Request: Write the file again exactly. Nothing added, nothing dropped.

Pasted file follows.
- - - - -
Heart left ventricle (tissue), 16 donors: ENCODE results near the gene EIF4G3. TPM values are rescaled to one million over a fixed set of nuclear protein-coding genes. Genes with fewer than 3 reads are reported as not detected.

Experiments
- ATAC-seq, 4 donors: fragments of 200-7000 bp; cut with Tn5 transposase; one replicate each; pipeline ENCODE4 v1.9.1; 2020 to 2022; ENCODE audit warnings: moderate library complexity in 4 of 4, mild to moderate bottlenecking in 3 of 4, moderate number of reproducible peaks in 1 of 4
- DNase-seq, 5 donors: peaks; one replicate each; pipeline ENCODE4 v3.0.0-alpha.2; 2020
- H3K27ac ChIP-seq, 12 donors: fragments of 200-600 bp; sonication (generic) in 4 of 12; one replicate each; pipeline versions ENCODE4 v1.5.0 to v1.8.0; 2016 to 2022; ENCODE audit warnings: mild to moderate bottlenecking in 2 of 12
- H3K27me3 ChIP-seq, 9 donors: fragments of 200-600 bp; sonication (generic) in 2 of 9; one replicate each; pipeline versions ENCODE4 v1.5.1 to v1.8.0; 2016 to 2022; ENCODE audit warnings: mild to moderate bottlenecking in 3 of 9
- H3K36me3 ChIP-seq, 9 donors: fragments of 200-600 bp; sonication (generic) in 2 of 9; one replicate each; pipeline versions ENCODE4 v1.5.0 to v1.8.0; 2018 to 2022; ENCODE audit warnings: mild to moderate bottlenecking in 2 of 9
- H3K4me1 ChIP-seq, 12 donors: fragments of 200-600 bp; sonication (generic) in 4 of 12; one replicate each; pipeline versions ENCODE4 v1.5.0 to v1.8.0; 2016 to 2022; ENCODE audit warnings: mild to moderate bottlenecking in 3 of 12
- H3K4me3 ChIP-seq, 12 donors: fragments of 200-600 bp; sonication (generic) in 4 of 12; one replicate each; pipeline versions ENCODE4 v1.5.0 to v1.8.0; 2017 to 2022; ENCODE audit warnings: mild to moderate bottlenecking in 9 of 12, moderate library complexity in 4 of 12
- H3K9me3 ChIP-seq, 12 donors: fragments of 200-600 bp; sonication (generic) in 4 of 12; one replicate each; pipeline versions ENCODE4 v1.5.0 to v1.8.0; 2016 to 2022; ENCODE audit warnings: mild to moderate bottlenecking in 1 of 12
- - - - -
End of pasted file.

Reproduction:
Heart left ventricle (tissue), 16 donors: ENCODE results near the gene EIF4G3. TPM values are rescaled to one million over a fixed set of nuclear protein-coding genes. Genes with fewer than 3 reads are reported as not detected.

Experiments
- ATAC-seq, 4 donors: fragments of 200-7000 bp; cut with Tn5 transposase; one replicate each; pipeline ENCODE4 v1.9.1; 2020 to 2022; ENCODE audit warnings: moderate library complexity in 4 of 4, mild to moderate bottlenecking in 3 of 4, moderate number of reproducible peaks in 1 of 4
- DNase-seq, 5 donors: peaks; one replicate each; pipeline ENCODE4 v3.0.0-alpha.2; 2020
- H3K27ac ChIP-seq, 12 donors: fragments of 200-600 bp; sonication (generic) in 4 of 12; one replicate each; pipeline versions ENCODE4 v1.5.0 to v1.8.0; 2016 to 2022; ENCODE audit warnings: mild to moderate bottlenecking in 2 of 12
- H3K27me3 ChIP-seq, 9 donors: fragments of 200-600 bp; sonication (generic) in 2 of 9; one replicate each; pipeline versions ENCODE4 v1.5.1 to v1.8.0; 2016 to 2022; ENCODE audit warnings: mild to moderate bottlenecking in 3 of 9
- H3K36me3 ChIP-seq, 9 donors: fragments of 200-600 bp; sonication (generic) in 2 of 9; one replicate each; pipeline versions ENCODE4 v1.5.0 to v1.8.0; 2018 to 2022; ENCODE audit warnings: mild to moderate bottlenecking in 2 of 9
- H3K4me1 ChIP-seq, 12 donors: fragments of 200-600 bp; sonication (generic) in 4 of 12; one replicate each; pipeline versions ENCODE4 v1.5.0 to v1.8.0; 2016 to 2022; ENCODE audit warnings: mild to moderate bottlenecking in 3 of 12
- H3K4me3 ChIP-seq, 12 donors: fragments of 200-600 bp; sonication (generic) in 4 of 12; one replicate each; pipeline versions ENCODE4 v1.5.0 to v1.8.0; 2017 to 2022; ENCODE audit warnings: mild to moderate bottlenecking in 9 of 12, moderate library complexity in 4 of 12
- H3K9me3 ChIP-seq, 12 donors: fragments of 200-600 bp; sonication (generic) in 4 of 12; one replicate each; pipeline versions ENCODE4 v1.5.0 to v1.8.0; 2016 to 2022; ENCODE audit warnings: mild to moderate bottlenecking in 1 of 12